Australia has about 9 species of Triangular Spiders, which ambush insects. The
Triangular Spiders Latin name is Arkys Lancearias. Its full size is
about the size of a twenty cent piece. The abdomen is small and flat. It
is shaped from a triangular shape to a heart shape with white circles. The
front legs are strong with spines. They also have spines sticking out
sideways on their head.
They can be coloured red, orange, brown, black,
white and yellow.
Spiders live in gardens, trees, shrubs and on clothes lines. They are most
common in Summer. They live Australia wide in the warmer regions. They also
live in New Guinea. The most common Triangular Spider lives in the
rainforests, bushland and many different places such as leaves, seed heads
and flower spikes. They live in all eastern states and favour areas of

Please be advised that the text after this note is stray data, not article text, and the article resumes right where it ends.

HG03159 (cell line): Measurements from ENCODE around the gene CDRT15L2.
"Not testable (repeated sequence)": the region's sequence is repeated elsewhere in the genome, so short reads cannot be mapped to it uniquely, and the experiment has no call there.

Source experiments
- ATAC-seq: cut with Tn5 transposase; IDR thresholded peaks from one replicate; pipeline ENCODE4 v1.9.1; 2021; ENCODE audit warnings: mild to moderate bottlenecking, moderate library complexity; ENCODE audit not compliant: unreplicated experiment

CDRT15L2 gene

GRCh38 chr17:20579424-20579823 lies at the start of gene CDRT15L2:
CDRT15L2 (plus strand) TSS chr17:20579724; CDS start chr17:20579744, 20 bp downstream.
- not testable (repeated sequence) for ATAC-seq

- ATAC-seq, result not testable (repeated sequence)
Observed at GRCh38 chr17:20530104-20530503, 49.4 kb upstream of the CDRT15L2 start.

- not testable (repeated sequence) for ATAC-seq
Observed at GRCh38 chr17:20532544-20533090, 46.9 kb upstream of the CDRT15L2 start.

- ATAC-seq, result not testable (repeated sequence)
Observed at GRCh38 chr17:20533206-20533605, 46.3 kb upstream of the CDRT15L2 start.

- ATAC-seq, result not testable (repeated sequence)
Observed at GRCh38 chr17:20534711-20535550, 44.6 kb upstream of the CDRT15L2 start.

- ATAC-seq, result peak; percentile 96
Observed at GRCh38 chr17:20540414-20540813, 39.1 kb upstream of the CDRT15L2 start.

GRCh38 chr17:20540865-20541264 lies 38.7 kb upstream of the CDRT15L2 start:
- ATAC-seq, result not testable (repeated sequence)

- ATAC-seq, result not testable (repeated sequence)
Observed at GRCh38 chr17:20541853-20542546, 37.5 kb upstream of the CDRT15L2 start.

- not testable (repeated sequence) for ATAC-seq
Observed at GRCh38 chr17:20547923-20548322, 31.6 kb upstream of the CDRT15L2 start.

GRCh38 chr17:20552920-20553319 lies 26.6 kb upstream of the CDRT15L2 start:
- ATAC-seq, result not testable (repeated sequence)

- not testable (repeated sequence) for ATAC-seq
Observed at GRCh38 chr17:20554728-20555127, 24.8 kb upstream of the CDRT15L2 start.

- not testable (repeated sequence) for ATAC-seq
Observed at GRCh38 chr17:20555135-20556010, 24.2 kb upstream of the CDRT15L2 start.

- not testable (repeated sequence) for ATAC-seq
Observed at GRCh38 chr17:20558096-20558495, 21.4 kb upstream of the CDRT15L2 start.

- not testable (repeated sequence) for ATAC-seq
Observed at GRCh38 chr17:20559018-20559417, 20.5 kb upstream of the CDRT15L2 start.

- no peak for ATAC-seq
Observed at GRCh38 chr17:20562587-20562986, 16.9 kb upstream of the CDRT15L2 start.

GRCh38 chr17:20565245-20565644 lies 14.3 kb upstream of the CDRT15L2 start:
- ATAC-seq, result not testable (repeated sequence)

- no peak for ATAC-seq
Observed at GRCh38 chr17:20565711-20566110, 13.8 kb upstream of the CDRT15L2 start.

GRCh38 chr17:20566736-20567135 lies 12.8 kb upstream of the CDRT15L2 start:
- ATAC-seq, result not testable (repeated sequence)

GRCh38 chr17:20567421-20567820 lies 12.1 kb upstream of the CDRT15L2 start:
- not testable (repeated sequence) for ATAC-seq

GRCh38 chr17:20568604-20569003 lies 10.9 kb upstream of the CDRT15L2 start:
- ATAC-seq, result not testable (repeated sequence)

regrowth in the bush after bushfires, where thay can blend in with the
colours of the bark.
Spiders feed on small insects such as grasshoppers, flies, caterpillars
and ants. They sit very still anchored by its hind legs. When anything
touches its front legs, they close like a pair of tongs.
Breeding: After the male
and female mate, the female can lay up to 50 eggs. The egg sac is a pale coloured silk ball about 7mm across which is hung on a stalk.
Venom: Triangular Spiders
have small fangs. They can only hurt small insects and are harmless to
humans. They can kill an insect in 13 seconds. If a human is bitten, they
will feel mild local pain for about 30 minutes; then it forms a red welt
which feels hot.
Steve Parrish's "Amazing Facts About Australian Insects
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